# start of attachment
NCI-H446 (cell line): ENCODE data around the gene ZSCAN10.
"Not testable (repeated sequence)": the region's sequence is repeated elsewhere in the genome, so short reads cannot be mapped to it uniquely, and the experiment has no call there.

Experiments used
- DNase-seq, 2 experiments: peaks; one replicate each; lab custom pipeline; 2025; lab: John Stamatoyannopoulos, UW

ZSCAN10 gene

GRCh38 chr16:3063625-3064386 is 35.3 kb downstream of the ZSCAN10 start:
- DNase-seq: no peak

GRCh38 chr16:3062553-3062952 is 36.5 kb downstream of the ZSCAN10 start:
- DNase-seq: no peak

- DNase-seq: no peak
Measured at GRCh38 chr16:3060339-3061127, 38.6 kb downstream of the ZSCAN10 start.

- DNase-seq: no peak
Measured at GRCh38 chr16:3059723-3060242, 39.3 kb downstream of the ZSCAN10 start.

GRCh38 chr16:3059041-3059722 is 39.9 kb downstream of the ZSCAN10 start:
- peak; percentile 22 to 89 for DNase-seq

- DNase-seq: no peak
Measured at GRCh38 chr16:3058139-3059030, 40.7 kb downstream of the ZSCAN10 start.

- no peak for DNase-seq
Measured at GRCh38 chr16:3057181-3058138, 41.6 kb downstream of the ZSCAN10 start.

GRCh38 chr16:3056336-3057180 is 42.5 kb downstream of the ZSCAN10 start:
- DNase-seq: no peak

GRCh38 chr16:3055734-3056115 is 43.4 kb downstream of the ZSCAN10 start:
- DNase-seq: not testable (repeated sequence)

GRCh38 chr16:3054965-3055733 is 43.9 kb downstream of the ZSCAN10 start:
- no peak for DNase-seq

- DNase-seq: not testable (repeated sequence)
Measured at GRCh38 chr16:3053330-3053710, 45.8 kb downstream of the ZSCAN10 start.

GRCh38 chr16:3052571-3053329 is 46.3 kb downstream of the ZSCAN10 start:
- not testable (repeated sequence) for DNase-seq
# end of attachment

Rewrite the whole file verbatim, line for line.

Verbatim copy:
NCI-H446 (cell line): ENCODE data around the gene ZSCAN10.
"Not testable (repeated sequence)": the region's sequence is repeated elsewhere in the genome, so short reads cannot be mapped to it uniquely, and the experiment has no call there.

Experiments used
- DNase-seq, 2 experiments: peaks; one replicate each; lab custom pipeline; 2025; lab: John Stamatoyannopoulos, UW

ZSCAN10 gene

GRCh38 chr16:3063625-3064386 is 35.3 kb downstream of the ZSCAN10 start:
- DNase-seq: no peak

GRCh38 chr16:3062553-3062952 is 36.5 kb downstream of the ZSCAN10 start:
- DNase-seq: no peak

- DNase-seq: no peak
Measured at GRCh38 chr16:3060339-3061127, 38.6 kb downstream of the ZSCAN10 start.

- DNase-seq: no peak
Measured at GRCh38 chr16:3059723-3060242, 39.3 kb downstream of the ZSCAN10 start.

GRCh38 chr16:3059041-3059722 is 39.9 kb downstream of the ZSCAN10 start:
- peak; percentile 22 to 89 for DNase-seq

- DNase-seq: no peak
Measured at GRCh38 chr16:3058139-3059030, 40.7 kb downstream of the ZSCAN10 start.

- no peak for DNase-seq
Measured at GRCh38 chr16:3057181-3058138, 41.6 kb downstream of the ZSCAN10 start.

GRCh38 chr16:3056336-3057180 is 42.5 kb downstream of the ZSCAN10 start:
- DNase-seq: no peak

GRCh38 chr16:3055734-3056115 is 43.4 kb downstream of the ZSCAN10 start:
- DNase-seq: not testable (repeated sequence)

GRCh38 chr16:3054965-3055733 is 43.9 kb downstream of the ZSCAN10 start:
- no peak for DNase-seq

- DNase-seq: not testable (repeated sequence)
Measured at GRCh38 chr16:3053330-3053710, 45.8 kb downstream of the ZSCAN10 start.

GRCh38 chr16:3052571-3053329 is 46.3 kb downstream of the ZSCAN10 start:
- not testable (repeated sequence) for DNase-seq